Suramya's Blog : Welcome to my crazy life…

April 8, 2021

Moving a Windows install to another drive on the same computer shouldn’t be this hard

Filed under: Computer Software,Linux/Unix Related,My Thoughts,Techie Stuff — Suramya @ 11:27 PM

I recently bought a new SSD drive for my Laptop because even after upgrading everything else (except the CPU) the system was still slow and looking at the process use I could see that it was waiting for disk read/write for the most part and that was causing the slowness. Once I got the new drive, I had to move the existing OS installs from the old disk to the new one. I have three operating systems (OS) on the disk: Windows, Debian and Kali. I need the windows OS for my classes (my proctored exams have to be taken on a windows machine) and others are for my tinkering and general use computing. The disk layout on the old drive was as follows:

root@Wyrm:~# fdisk -l
Disk /dev/sda: 931.51 GiB, 1000204886016 bytes, 1953525168 sectors
Disk model: ST1000LM024 HN-M
Units: sectors of 1 * 512 = 512 bytes
Sector size (logical/physical): 512 bytes / 4096 bytes
I/O size (minimum/optimal): 4096 bytes / 4096 bytes
Disklabel type: dos
Disk identifier: 0x0f04ad34

Device     Boot     Start       End   Sectors   Size Id Type
/dev/sda1  *         2048   1126399   1124352   549M  7 HPFS/NTFS/exFAT
/dev/sda2         1126400 102402047 101275648  48.3G  7 HPFS/NTFS/exFAT
/dev/sda3       102402048 135956479  33554432    16G 82 Linux swap / Solaris
/dev/sda4       135956480 468862127 332905648 158.7G  5 Extended
/dev/sda5       135958528 175017985  39059458  18.6G 83 Linux
/dev/sda6       175022080 237936641  62914562    30G 83 Linux
/dev/sda7       237940736 468862127 230921392   675G 83 Linux

I partitioned the new disk as a copy of the old drive, except for the data partition which was smaller as the disk was smaller. I used dd to clone each partition on to the corresponding new partition using the following command: (where sdb was the new drive).

dd if=/dev/sda1 of=/dev/sdb1 bs=2k

Once I copied the partitions over, all I had to do was refresh the GRUB boot loader config using the following command:


After the config was updated, I was able to boot into Linux from both my Debian and Kali partitions on the new drive. However, that didn’t work for Windows. It gave be a screen-full of random characters like what you see when you try to open a binary file in a text editor and refused to boot. Thankfully I had not deleted the old windows partition so I was able to try a few more things, but *nothing* worked. Windows would just refuse to boot from the new drive. The only solution I found that could have potentially worked was a Paid software that supposedly allows you to clone your windows install on new disks/computers. Since I didn’t want to spend money on something I should have been able to do for free, I didn’t try it.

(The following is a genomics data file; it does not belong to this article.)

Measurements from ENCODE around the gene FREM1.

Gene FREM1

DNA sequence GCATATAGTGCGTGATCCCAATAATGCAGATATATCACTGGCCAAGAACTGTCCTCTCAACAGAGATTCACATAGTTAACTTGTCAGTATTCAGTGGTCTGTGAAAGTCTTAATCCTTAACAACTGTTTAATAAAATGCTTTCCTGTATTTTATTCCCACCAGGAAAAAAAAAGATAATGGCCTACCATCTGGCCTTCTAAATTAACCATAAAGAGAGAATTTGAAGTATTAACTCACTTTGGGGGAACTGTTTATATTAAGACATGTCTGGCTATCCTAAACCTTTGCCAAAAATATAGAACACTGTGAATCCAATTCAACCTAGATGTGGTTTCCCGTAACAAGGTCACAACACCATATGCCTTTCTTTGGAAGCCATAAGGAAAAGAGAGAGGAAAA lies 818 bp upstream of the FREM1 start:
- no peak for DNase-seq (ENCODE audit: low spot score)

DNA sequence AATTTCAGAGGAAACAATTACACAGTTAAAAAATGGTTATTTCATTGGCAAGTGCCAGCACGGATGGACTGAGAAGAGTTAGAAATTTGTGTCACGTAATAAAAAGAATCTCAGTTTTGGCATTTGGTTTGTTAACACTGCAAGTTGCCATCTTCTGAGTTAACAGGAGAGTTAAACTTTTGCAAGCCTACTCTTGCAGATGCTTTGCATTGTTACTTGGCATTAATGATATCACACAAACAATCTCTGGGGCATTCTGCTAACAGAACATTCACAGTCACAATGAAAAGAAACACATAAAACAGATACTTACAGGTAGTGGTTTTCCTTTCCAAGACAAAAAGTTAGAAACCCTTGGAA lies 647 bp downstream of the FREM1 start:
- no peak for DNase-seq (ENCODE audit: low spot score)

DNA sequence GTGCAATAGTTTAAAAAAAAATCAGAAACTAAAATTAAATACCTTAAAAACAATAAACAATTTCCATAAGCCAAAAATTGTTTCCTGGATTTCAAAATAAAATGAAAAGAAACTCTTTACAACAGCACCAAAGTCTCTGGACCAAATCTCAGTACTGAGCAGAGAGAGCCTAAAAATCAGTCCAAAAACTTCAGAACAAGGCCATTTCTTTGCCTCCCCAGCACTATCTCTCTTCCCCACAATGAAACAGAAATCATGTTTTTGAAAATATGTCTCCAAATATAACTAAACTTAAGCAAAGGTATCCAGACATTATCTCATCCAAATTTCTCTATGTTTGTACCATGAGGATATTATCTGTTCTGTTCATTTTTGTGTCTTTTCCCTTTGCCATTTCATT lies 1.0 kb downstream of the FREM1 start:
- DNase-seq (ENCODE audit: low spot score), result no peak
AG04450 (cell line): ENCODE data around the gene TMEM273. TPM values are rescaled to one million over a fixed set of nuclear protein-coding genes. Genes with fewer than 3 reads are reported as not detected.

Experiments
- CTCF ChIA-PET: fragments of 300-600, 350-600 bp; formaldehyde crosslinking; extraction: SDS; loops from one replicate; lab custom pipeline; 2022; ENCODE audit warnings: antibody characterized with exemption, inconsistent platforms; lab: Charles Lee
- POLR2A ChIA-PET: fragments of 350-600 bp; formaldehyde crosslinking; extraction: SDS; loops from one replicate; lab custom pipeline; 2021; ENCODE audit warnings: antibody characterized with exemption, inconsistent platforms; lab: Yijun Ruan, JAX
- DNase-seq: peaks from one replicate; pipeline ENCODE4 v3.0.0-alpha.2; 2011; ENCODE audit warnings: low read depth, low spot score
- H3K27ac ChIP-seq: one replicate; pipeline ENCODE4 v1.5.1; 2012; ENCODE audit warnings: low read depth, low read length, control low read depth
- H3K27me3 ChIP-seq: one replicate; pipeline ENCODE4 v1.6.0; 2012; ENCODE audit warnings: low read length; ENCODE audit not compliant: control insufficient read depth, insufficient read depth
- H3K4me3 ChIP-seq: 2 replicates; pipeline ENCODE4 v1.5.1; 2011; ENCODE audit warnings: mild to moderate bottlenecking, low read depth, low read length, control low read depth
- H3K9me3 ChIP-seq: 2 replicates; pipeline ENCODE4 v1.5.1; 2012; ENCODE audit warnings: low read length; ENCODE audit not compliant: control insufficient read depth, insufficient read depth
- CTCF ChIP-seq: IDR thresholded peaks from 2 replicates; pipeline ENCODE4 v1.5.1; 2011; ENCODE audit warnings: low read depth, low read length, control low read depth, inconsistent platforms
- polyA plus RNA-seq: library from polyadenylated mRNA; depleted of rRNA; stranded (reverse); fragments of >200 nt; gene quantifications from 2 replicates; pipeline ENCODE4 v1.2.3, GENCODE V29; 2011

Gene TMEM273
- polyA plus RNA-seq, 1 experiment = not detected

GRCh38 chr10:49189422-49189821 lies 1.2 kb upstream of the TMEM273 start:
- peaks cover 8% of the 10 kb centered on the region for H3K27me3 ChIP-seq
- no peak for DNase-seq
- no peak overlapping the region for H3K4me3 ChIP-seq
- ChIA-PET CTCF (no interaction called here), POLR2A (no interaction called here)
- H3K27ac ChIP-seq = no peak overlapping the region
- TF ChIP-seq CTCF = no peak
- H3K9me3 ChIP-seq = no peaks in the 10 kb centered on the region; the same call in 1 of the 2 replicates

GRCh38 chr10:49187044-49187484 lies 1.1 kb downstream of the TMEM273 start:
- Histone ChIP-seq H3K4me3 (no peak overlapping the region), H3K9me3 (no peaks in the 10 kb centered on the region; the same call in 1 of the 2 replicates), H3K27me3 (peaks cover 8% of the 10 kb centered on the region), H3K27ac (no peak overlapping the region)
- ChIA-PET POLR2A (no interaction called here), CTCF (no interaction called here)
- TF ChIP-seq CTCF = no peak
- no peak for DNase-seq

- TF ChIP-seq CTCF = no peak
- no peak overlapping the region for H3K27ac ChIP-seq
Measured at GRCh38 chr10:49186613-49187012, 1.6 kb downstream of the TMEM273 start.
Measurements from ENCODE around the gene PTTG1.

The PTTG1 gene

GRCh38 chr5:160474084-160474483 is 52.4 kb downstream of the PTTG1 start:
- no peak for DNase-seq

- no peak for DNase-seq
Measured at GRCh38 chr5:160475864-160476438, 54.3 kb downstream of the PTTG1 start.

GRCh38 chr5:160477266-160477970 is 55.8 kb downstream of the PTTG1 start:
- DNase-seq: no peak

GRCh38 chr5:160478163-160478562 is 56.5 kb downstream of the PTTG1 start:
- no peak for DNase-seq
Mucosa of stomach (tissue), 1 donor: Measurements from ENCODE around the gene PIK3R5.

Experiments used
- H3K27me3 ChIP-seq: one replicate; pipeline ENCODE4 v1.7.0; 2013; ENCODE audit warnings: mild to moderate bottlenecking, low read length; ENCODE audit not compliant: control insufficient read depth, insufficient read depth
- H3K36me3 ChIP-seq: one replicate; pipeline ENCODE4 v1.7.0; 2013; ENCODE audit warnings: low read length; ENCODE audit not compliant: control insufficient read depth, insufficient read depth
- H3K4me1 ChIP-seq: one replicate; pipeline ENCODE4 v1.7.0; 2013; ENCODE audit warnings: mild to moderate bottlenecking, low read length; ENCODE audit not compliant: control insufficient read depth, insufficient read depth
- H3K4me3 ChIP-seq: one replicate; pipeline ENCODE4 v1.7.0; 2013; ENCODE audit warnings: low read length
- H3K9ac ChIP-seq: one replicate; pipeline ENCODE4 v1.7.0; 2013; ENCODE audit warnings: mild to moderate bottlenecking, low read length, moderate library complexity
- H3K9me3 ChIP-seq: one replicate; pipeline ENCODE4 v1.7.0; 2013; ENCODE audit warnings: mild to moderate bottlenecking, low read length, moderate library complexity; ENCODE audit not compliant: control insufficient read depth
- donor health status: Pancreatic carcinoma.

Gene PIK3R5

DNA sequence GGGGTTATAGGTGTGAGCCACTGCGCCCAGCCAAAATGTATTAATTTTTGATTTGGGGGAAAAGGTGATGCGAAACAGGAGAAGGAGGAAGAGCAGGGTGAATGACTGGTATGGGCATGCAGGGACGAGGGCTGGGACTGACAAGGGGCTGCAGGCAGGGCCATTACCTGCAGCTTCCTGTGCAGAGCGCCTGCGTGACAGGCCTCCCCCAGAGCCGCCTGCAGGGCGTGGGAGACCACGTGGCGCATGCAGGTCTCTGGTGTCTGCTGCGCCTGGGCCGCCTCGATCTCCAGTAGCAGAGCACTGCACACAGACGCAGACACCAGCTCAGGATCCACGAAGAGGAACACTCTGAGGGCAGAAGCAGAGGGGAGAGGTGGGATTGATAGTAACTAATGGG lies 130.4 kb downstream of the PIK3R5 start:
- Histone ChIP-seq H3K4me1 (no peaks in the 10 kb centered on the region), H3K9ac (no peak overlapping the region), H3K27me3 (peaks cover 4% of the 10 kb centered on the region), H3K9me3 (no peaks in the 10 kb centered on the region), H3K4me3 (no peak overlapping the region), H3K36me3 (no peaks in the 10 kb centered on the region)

In the end after wasting a lot of time on this, I was tired of trying various things so just decided to reinstall windows on the new drive. It wasn’t a major loss because I didn’t have much data on Windows but I still dislike the fact that I had to do so just to put in a new drive. Imagine the hoops I would have had to jump if I wanted to move to a new computer. Actually I don’t have to imagine, I did jump thorough them when I moved my install from my old laptop to this one.

My linux install on the laptop is an exact clone of my desktop install. I used dd to create an image of my Linux install on the desktop and then wrote the image on the laptop. It worked perfectly fine at the first try. All I had to change was the hostname so that my DHCP server didn’t have a nervous breakdown but other than that everything worked without a single problem. Even the graphics drivers auto adjusted on the new machine. Imagine if we could do the same thing for a Windows install.

– Suramya

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